SNF-Project: Optimal Health and Retirement Policy under Biologically Founded Human Ageing

Life expectancy of adults increased by around 15 years over the 20th century and many researchers in demography and the natural sciences consider it likely to increase further. In particular, fast advances in medical and pharmaceutical research led to substantial increases in the effectiveness of health spending on the ageing process and the expectation of much longer lives. Through this channel, health spending contributes to the widely discussed problem of pension systems, namely that pension payments are likely to decline for a given contribution rate and statutory retirement age. This implies that health and pension policy shall be examined and designed jointly. On the one hand, higher effectiveness of medical technology may make higher contribution rates to health insurance more desirable. On the other hand, one may want to offset its effect on pension payments by raising contributions to the pension system. There is, however, a trade-off between the two tiers of the public insurance system, as contributions to pension insurance and health insurance reduce net income in the working period.
In the first phase of this project we investigate the interactions between public health and pension policy for welfare and from a budgetary point of view by integrating into public economics a biologically founded process of individual ageing. Ageing is understood as the stochastic and individual-specific deterioration of the functioning of body and mind (i.e., an accumulation of health deficits) that eventually culminates in death.
We distinguish between health expenditures for treating illnesses which typically also hit younger adults (like type 1 diabetes, virus infections, bacterial infections, orthopedic issues after accidents, psychiatric problems) and health expenditure targeted to typical illnesses of the elderly (like cardiovascular diseases, type 2 diabetes, cancer, stroke, lung disease, and arthrosis). By accounting for the path-dependency of the ageing process and the effectiveness of health spending on life expectancy, we attempt to inform policy makers on the optimal joint design of health and pension policy. Moreover, we address the interesting question whether an ex ante welfare maximizing public insurance system will reduce health inequality within a society.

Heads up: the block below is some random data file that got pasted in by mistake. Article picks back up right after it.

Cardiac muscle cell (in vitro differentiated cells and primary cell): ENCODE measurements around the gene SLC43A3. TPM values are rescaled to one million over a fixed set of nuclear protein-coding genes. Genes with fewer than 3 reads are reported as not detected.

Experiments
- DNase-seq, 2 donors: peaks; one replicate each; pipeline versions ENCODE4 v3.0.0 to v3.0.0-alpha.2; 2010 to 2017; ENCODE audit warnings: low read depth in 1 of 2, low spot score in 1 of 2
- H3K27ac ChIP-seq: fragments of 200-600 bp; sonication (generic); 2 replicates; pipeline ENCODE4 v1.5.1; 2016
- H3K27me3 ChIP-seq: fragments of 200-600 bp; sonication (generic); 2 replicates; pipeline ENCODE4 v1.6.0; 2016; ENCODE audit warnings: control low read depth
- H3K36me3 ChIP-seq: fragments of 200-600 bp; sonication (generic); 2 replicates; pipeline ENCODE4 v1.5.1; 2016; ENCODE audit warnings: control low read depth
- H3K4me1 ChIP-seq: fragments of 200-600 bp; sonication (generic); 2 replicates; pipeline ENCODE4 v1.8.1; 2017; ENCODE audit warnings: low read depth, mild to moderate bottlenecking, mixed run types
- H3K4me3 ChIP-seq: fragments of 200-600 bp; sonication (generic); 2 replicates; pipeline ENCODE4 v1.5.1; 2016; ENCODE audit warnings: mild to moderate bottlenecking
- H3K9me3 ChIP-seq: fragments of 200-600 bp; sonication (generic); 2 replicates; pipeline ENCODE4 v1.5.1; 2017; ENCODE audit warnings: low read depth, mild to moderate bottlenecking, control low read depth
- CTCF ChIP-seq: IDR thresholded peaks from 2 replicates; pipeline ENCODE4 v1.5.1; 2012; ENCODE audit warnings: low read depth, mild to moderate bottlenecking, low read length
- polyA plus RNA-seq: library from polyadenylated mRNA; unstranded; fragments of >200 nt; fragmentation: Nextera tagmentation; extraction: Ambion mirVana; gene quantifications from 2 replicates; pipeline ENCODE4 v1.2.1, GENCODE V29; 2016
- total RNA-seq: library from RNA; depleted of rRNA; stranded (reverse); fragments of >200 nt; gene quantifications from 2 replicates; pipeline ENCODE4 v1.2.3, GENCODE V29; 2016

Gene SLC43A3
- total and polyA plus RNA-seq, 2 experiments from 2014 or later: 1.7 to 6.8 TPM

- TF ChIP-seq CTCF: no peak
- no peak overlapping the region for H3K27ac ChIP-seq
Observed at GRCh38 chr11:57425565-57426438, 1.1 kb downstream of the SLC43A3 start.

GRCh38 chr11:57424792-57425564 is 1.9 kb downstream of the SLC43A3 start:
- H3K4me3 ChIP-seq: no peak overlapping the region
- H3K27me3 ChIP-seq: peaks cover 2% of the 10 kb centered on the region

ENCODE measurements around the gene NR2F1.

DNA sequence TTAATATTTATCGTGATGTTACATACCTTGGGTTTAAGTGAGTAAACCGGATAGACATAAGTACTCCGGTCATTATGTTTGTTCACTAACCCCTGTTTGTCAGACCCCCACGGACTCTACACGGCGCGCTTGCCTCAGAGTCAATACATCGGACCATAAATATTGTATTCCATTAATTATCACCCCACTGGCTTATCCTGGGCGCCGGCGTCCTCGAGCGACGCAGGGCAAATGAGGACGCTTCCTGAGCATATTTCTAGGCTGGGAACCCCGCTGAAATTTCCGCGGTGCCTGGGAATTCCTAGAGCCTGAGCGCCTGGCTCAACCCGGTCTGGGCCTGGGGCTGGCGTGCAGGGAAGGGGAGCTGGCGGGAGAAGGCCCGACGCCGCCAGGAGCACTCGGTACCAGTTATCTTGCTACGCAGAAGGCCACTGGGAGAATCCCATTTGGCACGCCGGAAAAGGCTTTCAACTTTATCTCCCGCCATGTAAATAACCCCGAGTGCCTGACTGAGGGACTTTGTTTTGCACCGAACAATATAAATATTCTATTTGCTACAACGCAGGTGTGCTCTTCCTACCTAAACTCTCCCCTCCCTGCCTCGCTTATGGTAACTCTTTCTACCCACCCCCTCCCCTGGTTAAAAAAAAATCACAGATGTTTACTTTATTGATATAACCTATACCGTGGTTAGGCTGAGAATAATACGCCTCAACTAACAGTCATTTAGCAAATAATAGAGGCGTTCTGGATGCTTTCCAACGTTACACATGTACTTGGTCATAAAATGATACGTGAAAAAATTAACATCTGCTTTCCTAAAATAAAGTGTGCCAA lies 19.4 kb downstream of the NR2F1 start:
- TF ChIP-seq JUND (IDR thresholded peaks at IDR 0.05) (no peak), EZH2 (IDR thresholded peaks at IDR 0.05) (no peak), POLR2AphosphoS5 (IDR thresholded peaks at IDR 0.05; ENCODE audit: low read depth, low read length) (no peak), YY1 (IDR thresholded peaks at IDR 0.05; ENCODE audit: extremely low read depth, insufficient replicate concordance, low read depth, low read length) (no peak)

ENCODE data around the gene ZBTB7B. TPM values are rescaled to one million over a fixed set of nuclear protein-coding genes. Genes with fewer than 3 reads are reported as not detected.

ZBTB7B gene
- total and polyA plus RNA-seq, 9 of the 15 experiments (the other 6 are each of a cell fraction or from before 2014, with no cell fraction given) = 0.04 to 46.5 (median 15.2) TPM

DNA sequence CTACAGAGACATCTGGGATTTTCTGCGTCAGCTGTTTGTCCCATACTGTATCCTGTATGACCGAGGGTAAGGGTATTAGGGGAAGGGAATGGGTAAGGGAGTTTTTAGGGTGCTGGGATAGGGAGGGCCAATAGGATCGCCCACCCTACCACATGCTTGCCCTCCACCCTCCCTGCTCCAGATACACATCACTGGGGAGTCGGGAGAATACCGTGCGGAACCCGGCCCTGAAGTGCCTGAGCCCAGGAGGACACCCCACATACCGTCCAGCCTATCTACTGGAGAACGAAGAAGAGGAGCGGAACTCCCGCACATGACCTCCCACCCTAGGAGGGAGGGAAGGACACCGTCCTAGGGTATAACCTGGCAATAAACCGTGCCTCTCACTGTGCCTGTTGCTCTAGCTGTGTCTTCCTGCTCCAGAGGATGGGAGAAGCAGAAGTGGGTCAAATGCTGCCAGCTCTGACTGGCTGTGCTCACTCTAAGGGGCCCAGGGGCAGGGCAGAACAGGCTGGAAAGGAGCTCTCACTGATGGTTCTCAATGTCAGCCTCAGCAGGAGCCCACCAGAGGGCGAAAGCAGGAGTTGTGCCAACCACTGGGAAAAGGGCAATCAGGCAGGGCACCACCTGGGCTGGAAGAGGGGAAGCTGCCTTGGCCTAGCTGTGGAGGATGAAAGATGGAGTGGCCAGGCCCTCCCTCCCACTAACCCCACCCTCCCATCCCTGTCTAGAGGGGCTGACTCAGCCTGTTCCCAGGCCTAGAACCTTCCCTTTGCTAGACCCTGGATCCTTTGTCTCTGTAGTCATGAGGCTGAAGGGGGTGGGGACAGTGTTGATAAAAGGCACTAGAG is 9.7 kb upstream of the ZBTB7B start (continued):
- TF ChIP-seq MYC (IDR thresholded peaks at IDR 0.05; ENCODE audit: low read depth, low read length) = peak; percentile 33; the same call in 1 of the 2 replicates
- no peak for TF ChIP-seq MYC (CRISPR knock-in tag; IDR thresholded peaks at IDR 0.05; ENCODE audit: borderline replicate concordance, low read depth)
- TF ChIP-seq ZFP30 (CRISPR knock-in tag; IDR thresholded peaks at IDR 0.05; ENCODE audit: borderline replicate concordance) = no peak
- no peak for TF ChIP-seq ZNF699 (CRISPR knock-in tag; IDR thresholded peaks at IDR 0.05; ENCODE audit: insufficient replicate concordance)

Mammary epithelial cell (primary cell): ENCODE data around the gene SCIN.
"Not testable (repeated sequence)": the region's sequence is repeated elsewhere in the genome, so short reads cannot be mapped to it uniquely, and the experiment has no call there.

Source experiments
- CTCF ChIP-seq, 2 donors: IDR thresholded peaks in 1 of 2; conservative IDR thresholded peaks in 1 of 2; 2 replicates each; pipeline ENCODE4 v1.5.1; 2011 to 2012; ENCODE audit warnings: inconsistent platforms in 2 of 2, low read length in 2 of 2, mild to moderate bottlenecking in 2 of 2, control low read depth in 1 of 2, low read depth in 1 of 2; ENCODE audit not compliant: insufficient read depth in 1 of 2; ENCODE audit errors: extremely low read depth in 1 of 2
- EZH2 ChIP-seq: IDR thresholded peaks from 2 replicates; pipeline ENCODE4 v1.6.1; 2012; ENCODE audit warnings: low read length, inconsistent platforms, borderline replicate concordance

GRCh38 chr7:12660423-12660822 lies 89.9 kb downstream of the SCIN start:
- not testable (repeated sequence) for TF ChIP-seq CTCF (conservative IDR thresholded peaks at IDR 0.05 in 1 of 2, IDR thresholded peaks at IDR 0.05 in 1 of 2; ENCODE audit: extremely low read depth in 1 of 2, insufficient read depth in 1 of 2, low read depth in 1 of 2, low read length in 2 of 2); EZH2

In the second phase of the project we integrate biological ageing into a framework of endogenous economic growth and investigate the effects of R&D policy. We take into account that the economy consists not only of an (ordinary) industrial sector producing consumption and investment goods but also of a pharmaceutical sector producing health-improving and potentially life-prolonging goods. We search for the (constrained-) optimal R&D policy for a given welfare state, i.e. how sector-specific subsidies (or taxes) should be designed to accommodate best to the current health and retirement policy. Finally we search for the jointly optimal design of public insurance policy and R&D policy, i.e. which welfare state and which size of the industrial and pharmaceutical sector would be preferred behind the veil of ignorance. We compare our results with the status quo in Switzerland and Germany.
The first expected milestone is a new theoretical framework based on a conception of human senescence founded in the life sciences that allows us to take important feedback effects between the pension and the health system into account. The second expected milestone is to inform the scientific community, policymakers, and the general public about the desirability of reforms of the welfare state.
Volker Grossmann (University of Fribourg/Schweiz), Holger Strulik (University of Göttingen)

Return     PRINT ARTICLE     Print this page     SHARE


Faculty of Economics and Social Sciences
Bd de Pérolles 90, CH-1700 Fribourg
Phone: 00 41 (26) 300 8200
Fax: 00 41 (26) 300 9725

Facebook Twitter Youtube